Garden Fencing: Boundaries and Planning

We're going to be talking about garden fencing and planning, we feel this is a useful topic and of benefit to our readers. It's a quick guide to give you a better idea of what you can and can't do, and when you should seek advice from a professional. We hope you find it useful.

Is it necessary to fence your boundaries on you own land?

To find the answer it may be of use to look to your property titles first, you will find these with the Land Registry. If your land is unregistered then you will find your answer in the deeds.

If you have animal stock, such as cows and sheep, there is a legal obligation to fence off the land. It is necessary to fence off animals in this way so as to protect people's safety.

Other than that, there is no common law requirement or statutory legal requirements to erect a boundary to your land, especially if it does not say this in the property's deeds. Naturally however it is a good idea to have something that denotes ownership of the land, even if you don't have livestock. For instance, if you have a dog, or any kind of domestic pet it will need to be contained within the boundaries of your property.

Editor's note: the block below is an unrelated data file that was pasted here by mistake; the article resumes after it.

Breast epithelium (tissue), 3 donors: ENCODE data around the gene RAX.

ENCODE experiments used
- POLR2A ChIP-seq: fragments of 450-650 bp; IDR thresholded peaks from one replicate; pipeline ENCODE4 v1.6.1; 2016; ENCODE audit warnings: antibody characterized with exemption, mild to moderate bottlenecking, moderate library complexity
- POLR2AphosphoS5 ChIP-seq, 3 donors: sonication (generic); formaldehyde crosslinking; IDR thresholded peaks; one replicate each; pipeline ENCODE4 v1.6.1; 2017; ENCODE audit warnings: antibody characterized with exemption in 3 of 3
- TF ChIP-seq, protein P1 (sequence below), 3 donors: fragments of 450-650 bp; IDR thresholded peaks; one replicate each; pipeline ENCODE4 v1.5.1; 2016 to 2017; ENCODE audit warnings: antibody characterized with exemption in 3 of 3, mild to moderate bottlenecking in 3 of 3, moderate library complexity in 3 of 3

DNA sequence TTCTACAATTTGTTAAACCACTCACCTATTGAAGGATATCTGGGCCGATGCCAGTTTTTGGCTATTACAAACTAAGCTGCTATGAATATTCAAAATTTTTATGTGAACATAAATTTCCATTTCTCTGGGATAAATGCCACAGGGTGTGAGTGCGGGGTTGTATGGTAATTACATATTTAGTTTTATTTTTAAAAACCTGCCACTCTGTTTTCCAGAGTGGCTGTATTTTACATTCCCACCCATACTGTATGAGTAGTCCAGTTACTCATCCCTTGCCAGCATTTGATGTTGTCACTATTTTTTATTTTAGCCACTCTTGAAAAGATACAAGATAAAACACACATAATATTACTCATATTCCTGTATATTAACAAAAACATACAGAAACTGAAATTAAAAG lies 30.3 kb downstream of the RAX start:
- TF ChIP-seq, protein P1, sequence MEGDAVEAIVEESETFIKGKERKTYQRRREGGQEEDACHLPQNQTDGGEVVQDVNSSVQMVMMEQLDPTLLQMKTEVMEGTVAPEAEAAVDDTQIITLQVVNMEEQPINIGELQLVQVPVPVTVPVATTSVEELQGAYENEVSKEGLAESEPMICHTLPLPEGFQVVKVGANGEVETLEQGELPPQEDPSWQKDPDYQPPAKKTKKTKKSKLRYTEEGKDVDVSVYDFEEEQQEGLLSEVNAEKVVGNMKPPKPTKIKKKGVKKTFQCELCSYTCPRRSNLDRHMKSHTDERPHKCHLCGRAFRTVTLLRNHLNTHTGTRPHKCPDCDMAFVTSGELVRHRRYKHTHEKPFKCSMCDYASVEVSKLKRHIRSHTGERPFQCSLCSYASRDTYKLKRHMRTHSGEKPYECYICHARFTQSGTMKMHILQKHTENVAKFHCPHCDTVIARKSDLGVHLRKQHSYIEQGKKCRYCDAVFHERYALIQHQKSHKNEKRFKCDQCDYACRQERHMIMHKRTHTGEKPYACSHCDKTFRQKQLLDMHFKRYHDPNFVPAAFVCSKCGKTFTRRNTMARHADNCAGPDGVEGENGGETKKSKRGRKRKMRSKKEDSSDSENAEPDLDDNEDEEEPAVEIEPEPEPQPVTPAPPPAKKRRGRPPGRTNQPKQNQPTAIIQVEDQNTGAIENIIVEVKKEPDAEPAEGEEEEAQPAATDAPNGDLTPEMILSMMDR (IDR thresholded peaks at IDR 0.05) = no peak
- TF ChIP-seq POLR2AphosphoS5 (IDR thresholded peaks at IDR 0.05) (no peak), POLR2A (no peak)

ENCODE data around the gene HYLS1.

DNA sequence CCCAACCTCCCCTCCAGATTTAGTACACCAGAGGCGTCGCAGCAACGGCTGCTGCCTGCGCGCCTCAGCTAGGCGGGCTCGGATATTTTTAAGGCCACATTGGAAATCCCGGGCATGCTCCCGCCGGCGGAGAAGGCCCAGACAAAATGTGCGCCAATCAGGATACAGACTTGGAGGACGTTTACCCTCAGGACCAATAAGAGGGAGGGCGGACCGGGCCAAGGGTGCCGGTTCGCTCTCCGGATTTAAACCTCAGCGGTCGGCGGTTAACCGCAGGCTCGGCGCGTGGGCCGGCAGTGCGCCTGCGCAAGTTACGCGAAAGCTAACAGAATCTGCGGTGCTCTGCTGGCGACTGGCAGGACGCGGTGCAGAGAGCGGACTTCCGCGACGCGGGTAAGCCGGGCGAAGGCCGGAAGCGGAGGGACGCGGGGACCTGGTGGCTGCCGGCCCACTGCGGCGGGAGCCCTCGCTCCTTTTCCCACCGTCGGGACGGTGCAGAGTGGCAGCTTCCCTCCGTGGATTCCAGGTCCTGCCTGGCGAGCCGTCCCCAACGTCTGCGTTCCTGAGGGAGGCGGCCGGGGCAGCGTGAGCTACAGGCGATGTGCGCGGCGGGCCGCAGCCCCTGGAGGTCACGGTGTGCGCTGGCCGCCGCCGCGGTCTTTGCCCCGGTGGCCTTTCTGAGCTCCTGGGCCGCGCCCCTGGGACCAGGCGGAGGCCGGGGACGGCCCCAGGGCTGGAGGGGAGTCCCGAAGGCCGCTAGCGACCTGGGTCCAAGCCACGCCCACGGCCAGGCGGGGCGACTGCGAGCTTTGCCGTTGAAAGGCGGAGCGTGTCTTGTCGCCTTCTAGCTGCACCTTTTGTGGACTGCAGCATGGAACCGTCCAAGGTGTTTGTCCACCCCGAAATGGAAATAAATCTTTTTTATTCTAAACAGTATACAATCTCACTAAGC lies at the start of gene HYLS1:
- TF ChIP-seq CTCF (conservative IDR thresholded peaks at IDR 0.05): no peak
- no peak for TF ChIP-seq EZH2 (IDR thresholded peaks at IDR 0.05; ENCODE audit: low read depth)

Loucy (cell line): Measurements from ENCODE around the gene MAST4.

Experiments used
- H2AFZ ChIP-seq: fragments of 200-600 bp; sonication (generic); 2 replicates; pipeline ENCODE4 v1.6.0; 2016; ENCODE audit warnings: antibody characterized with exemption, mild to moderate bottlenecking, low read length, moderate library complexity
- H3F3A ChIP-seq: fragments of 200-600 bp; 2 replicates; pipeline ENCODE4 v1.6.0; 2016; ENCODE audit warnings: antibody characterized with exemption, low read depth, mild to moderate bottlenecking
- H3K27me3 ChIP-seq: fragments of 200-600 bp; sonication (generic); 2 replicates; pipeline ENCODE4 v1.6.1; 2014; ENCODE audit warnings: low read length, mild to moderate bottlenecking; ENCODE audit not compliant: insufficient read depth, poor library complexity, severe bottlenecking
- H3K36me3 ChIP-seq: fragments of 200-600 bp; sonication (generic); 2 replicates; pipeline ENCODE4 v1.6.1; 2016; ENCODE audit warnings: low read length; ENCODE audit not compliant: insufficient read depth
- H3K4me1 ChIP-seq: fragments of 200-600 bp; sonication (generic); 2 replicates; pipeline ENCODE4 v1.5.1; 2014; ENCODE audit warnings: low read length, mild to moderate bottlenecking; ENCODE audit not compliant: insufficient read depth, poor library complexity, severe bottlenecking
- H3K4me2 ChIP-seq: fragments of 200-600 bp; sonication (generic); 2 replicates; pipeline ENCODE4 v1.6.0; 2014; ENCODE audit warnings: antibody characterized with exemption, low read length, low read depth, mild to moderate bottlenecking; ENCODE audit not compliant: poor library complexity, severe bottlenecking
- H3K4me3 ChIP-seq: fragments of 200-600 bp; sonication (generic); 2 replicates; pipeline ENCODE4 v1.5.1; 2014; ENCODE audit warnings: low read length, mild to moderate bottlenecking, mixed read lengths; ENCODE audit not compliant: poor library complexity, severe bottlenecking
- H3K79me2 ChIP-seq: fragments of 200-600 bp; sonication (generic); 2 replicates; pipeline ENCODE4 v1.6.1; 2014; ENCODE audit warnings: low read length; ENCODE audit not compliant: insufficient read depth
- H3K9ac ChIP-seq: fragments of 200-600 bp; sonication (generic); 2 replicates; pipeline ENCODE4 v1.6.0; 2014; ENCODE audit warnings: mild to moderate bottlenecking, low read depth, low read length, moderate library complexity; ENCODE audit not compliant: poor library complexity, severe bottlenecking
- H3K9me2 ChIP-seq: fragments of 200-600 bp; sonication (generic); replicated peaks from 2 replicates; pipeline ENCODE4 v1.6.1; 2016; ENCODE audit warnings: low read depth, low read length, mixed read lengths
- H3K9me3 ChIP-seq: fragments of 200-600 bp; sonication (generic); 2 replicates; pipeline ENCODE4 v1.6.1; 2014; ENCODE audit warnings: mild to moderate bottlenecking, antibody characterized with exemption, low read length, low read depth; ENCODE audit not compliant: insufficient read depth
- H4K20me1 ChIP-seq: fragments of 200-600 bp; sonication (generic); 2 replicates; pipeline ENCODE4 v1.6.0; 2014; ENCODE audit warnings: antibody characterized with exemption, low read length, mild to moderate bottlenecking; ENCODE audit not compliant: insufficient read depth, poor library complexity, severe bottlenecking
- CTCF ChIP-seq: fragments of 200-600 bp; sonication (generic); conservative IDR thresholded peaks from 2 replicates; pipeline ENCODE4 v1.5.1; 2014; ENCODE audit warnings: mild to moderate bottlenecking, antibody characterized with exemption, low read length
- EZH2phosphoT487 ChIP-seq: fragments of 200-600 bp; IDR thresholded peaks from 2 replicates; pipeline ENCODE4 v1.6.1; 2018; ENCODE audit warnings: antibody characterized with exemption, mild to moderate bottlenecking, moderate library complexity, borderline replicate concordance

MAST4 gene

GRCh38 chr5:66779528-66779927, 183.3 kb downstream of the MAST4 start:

Who Owns Garden Fencing?

People often ask whether the fence on the left-hand side of a property is owned by the house owner. You can see which boundary fence belongs to who by looking out for what's known as T marks. This T mark will be drawn on the side of the property which they own and are therefore responsible for that boundary fence.

However, the left side of the fence ownership, if you're viewing it from the street, is not true unless you live in a row of terraced houses, but owners at the far right of the terrace, at the end, will be responsible for all of their fences and not just the ones on the left-hand side.

Coming back to the T mark, even though a T mark will indicate that a fence belongs to the property who will have responsibility for maintenance and erection of that boundary, if it was erected by the neighbouring property, then they will have ownership, even if the deeds dictate that you own it.

Sometimes a T mark may show a H instead of a T, this symbolises two Ts and means that the responsibility of a particular boundary is shared between two properties. It is always best to keep lines of communication open with your neighbours and be aware of who owns which boundary, and hopefully you can come to an amicable agreement of who does what.

Whoever owns which boundary, as we've seen today, it’s not always as cut and dried as we'd like it to be. However, what is important is that you talk to your neighbours and always be in agreement about who does what and who is responsible for their side of the fence. Also important is to check the Land Registry or your property's deeds.

First Class Garden Fencing

If there's anything you'd like to ask us about the garden fencing on your property, then get in touch with us here at Lothian Decking & Fencing in West Lothian, we'll be happy to help.